When I then ask my interlocutor whether he can think of any reason why people should not be left to die in the street, other than that they have a right to health care, he is generally reduced to silence. He cannot think of one.
Not coincidentally, the U.K. is by far the most unpleasant country in which to be ill in the Western world. Even Greeks living in Britain return home for medical treatment if they are physically able to do so.
The government-run health-care system—which in the U.K. is believed to be the necessary institutional corollary to an inalienable right to health care—has pauperized the entire population. This is not to say that in every last case the treatment is bad: A pauper may be well or badly treated, according to the inclination, temperament and abilities of those providing the treatment. But a pauper must accept what he is given.
After 60 years of universal health care, free at the point of usage and funded by taxation, inequalities between the richest and poorest sections of the population have not been reduced. But Britain does have the dirtiest, most broken-down hospitals in Europe.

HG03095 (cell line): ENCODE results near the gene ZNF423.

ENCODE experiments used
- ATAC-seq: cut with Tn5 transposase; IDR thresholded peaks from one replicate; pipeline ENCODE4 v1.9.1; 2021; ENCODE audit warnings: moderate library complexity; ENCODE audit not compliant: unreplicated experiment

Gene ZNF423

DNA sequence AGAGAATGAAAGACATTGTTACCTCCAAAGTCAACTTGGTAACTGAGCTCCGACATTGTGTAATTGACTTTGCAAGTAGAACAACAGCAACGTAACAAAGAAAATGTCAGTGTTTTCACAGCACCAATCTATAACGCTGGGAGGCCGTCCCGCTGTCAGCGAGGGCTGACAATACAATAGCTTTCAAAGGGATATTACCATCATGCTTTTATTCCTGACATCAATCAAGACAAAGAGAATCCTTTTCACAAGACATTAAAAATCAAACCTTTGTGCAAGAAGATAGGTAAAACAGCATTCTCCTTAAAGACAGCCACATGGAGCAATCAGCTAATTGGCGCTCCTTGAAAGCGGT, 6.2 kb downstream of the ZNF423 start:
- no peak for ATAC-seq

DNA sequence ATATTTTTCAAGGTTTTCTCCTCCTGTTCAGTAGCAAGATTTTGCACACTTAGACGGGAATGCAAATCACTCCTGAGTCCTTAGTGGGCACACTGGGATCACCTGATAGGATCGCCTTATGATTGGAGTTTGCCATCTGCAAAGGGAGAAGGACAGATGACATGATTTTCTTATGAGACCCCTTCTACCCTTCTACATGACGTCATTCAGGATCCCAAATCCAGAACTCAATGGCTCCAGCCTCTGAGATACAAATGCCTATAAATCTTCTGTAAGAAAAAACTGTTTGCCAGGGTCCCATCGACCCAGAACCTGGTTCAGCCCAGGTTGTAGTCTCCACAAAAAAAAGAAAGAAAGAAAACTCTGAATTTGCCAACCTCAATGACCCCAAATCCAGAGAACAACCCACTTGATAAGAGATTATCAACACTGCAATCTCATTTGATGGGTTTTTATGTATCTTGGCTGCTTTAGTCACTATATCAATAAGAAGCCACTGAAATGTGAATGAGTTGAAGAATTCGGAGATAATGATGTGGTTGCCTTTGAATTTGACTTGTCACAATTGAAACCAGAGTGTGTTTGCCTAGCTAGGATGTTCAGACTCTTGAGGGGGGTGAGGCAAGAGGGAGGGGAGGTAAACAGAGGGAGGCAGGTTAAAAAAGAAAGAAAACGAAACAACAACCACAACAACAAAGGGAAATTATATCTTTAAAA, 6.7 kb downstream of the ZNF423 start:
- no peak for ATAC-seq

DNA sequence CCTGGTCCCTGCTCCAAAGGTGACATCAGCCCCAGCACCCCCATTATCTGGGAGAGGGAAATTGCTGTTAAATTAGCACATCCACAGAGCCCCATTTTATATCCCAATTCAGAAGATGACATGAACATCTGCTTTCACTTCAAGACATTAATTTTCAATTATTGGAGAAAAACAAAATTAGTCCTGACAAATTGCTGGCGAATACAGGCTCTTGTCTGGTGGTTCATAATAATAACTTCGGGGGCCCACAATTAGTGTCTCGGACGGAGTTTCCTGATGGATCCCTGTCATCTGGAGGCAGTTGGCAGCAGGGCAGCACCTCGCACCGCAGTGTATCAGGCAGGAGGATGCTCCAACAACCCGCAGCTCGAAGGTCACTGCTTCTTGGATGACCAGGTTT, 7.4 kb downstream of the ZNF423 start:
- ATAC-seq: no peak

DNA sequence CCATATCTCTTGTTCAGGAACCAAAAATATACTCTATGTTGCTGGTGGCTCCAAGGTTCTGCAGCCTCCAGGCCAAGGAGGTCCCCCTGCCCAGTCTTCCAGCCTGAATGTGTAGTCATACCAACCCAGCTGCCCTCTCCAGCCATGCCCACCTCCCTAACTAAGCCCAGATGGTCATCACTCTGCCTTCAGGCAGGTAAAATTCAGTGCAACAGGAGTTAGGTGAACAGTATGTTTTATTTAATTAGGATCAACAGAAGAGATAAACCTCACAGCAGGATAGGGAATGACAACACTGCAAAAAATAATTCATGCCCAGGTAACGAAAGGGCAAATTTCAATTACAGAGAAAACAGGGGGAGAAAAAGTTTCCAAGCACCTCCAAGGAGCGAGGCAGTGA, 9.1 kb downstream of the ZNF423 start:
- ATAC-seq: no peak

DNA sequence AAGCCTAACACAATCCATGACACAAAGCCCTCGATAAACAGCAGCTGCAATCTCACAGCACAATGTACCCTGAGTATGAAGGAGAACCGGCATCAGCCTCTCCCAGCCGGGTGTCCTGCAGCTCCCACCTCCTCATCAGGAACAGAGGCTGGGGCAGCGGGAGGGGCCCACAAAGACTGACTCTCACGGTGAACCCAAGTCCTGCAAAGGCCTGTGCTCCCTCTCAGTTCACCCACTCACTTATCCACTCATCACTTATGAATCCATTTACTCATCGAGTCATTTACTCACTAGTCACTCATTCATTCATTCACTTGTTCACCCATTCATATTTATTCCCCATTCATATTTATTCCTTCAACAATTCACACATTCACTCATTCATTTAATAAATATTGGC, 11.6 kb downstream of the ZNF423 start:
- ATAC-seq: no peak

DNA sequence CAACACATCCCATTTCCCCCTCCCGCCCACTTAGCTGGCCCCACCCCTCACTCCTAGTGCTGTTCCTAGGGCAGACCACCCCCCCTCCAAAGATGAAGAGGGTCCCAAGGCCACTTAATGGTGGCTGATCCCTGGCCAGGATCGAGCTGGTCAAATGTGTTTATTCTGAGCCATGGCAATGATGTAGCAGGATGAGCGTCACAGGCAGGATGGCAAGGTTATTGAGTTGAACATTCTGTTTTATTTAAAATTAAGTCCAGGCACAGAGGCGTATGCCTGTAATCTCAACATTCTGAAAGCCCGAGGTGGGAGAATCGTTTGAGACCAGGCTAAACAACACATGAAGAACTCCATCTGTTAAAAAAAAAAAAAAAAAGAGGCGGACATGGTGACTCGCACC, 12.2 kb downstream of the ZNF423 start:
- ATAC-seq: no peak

[update] Also, later today we’ll be posting the first part of a conversation our multimedia manager, Marc Vander Maas, had with Kevin Schmiesing and physician Donald Condit on healthcare reform. Schmiesing is an Acton research fellow and has posted regularly on health care topics here on the PowerBlog. Condit is the author of Acton’s new monograph, A Prescription for Health Care Reform.
The Public Discourse recently published my article, Rethinking Economics in the Post-Crisis World. Text follows: